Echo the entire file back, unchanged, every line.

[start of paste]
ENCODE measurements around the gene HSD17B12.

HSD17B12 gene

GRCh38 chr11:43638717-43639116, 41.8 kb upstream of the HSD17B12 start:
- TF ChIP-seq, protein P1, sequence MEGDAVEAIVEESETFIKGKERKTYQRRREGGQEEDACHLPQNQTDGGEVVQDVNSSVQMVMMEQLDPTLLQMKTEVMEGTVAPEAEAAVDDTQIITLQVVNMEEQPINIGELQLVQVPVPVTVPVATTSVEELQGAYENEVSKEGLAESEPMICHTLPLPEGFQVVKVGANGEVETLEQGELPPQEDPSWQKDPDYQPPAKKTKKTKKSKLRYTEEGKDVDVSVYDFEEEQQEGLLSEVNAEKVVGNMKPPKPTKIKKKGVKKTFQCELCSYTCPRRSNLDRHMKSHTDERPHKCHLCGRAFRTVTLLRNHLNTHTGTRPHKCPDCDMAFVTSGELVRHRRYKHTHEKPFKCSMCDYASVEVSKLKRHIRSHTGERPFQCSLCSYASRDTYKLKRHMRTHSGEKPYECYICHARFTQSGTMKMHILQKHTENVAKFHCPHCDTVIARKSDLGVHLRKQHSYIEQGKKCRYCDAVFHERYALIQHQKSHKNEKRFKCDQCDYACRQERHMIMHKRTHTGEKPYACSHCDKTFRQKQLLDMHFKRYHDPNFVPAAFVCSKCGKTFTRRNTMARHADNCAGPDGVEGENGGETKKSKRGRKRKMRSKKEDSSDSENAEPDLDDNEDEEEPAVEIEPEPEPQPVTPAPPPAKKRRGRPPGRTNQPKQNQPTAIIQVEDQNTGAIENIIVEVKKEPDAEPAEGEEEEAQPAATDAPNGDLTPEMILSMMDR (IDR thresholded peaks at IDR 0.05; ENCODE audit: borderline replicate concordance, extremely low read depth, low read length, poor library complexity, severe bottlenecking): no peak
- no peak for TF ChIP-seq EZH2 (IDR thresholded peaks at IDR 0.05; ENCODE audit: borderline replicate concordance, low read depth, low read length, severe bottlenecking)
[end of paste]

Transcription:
ENCODE measurements around the gene HSD17B12.

HSD17B12 gene

GRCh38 chr11:43638717-43639116, 41.8 kb upstream of the HSD17B12 start:
- TF ChIP-seq, protein P1, sequence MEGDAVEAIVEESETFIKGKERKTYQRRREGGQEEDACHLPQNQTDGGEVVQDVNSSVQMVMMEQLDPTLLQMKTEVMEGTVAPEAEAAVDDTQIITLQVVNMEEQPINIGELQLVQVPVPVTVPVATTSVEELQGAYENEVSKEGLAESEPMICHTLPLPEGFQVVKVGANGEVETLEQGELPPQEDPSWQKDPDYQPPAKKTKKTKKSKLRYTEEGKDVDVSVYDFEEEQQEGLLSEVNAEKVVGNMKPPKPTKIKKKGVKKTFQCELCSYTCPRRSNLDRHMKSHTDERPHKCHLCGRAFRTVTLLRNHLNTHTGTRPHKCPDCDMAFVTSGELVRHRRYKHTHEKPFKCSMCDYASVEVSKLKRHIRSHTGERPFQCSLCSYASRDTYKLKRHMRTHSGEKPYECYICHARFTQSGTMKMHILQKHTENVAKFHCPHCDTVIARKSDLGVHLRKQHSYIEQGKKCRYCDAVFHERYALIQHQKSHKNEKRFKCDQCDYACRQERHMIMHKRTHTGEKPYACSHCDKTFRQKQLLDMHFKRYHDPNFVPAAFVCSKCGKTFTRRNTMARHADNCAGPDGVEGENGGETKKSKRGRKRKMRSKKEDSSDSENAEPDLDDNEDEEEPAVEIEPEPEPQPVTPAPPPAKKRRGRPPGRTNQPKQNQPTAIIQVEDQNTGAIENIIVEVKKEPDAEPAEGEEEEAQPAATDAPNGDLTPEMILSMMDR (IDR thresholded peaks at IDR 0.05; ENCODE audit: borderline replicate concordance, extremely low read depth, low read length, poor library complexity, severe bottlenecking): no peak
- no peak for TF ChIP-seq EZH2 (IDR thresholded peaks at IDR 0.05; ENCODE audit: borderline replicate concordance, low read depth, low read length, severe bottlenecking)